While Ned Rothenberg is well known on the New York music scene, he seemed like a totally new discovery at the first Big Ears Festival in 2009. Just having mastered the circular-breathing technique, in which a singer or instrumentalist can breathe in while exhaling (giving them the ability to play long passages without pausing for breath) was impressive in itself. However, it was using this ability to create sublime pieces that could never be realized without the technique that made him truly special. On Friday at St. John’s Cathedral, Rothenberg delivered solo performances on clarinet, bass clarinet and a type of bamboo flute.
Even though he was by himself, Rothenberg never failed to surprise. His work on the bamboo flute was both breathy and delicate, but there was something else going on, too. Initially, you would have been forgiven for thinking there was a second musician in the wings, but it was Rothenberg creating a sort of high counter-melody with overtones on the same instrument. It was an eerie whistle that seemed a little like Tuvan throat singing, but on a wind instrument. He did something similar on the clarinet, and, finally, on bass clarinet, he utilized the keys into their own percussion instrument.
While anyone looking for a pop melody (and who was at Big Ears?), it would not have hit the spot. For for an audience looking to hear an improvisational instrumentalist at the top of his game, it was wonderful. – WB
Jessica Moss • Secret show at Pilot Light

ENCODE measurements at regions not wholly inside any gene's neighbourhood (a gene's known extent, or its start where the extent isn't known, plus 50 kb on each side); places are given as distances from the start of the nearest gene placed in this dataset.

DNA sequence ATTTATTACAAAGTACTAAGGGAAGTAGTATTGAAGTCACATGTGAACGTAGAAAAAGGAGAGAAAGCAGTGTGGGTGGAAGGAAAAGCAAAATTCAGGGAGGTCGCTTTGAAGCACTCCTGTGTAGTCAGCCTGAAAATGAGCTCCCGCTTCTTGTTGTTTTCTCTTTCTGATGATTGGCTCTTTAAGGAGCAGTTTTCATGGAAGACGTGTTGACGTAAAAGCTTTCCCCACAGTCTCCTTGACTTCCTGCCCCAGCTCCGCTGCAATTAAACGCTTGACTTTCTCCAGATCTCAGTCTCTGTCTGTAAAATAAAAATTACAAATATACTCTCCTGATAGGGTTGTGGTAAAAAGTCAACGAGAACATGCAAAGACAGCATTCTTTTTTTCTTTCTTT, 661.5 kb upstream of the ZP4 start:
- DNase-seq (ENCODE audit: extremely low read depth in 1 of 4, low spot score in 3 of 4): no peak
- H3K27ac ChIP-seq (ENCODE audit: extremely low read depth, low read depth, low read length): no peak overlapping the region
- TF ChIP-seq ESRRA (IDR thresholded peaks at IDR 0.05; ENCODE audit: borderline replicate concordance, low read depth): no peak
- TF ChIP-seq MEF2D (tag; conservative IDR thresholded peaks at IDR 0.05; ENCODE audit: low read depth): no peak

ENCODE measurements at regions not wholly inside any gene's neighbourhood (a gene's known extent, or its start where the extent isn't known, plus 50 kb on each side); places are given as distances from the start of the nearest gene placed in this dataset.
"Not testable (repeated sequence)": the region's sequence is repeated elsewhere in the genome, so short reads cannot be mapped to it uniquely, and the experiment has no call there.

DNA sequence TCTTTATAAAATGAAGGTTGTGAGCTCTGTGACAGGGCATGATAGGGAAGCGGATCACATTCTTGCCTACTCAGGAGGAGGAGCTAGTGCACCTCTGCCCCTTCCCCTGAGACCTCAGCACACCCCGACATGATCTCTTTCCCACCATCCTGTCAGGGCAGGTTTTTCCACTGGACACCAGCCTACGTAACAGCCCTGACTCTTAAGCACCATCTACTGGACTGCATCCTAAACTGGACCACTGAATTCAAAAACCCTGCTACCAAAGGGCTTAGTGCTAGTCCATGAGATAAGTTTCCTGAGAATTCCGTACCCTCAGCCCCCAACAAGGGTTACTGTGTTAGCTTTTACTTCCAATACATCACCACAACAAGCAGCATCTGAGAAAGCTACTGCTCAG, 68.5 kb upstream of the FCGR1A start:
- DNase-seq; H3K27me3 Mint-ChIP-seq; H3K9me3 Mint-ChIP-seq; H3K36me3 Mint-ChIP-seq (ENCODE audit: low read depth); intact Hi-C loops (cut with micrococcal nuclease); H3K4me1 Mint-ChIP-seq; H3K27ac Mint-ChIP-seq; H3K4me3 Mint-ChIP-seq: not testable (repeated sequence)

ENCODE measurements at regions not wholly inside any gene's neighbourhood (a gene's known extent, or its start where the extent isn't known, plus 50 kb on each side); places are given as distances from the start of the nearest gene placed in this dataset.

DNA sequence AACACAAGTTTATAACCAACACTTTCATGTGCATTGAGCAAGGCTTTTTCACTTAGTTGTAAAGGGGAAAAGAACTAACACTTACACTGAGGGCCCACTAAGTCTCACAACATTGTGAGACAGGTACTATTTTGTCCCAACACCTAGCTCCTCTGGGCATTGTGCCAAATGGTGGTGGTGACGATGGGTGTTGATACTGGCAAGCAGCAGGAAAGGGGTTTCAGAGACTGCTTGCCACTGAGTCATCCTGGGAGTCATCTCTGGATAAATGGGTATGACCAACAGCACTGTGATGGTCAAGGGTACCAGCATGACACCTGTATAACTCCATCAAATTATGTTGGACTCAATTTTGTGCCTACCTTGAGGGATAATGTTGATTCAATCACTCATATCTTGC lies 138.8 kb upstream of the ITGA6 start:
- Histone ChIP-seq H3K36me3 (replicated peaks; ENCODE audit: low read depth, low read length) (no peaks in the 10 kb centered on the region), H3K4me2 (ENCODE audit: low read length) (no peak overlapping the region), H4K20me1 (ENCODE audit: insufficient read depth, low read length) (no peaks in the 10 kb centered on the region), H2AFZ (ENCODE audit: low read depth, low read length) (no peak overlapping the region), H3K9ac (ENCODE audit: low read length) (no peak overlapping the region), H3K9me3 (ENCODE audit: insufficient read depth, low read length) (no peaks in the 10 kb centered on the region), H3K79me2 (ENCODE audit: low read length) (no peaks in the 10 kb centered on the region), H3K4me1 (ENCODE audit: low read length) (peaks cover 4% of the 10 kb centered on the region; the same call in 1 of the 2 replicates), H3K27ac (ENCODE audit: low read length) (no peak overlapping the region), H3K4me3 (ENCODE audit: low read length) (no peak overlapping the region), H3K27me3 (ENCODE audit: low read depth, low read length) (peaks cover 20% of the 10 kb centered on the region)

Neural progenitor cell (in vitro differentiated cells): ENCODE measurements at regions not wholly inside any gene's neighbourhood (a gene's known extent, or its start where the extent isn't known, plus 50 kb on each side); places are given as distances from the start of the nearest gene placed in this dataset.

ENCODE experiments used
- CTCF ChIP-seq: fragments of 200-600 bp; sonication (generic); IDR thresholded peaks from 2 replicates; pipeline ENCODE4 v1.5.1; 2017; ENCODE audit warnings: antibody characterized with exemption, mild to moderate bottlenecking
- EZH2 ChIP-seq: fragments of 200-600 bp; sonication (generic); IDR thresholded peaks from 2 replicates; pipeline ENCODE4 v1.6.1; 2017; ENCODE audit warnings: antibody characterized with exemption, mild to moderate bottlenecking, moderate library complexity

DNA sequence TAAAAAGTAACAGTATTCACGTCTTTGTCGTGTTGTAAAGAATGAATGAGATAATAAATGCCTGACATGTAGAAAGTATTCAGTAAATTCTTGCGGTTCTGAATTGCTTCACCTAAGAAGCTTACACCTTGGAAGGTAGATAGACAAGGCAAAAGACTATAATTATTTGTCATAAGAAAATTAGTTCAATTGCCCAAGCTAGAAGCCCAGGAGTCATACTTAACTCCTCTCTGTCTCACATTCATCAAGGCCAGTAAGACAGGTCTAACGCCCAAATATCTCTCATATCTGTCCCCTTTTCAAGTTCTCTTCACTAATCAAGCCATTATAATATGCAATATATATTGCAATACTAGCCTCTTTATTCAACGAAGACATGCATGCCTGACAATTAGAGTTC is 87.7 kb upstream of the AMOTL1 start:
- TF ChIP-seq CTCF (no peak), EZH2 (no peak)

Canadian violinist Jessica Moss popped up at the Pilot Light for yet another packed secret show. Moss, a staple in the Canadian music scene, has added her stringed touch to acts like Broken Social Scene, Arcade Fire and Vic Chestnut over the years. She perhaps is best known, though, for her many contributions to chamber-punk band A Silver Mt. Zion (and the many varying forms of its name). On this night, she played the 25-minute piece from “Pools of Light” entitled “Entire Populations,” in which she prefaced her performance by explaining her mood and thought process for composing the piece. She went on to explain that all of us are connected by matter flowing over time, morphing and changing over the years. Moss plugged in and began looping sounds out of her violin through an array of effects pedals with voice accompaniment. Per her instructions, she advised that the set was best taken in by being seated on the ground, “Don’t worry: I checked the floor, and it’s not too dirty in here,” she said, and everyone heeded the violinist extraordinaire’s instructions. – JF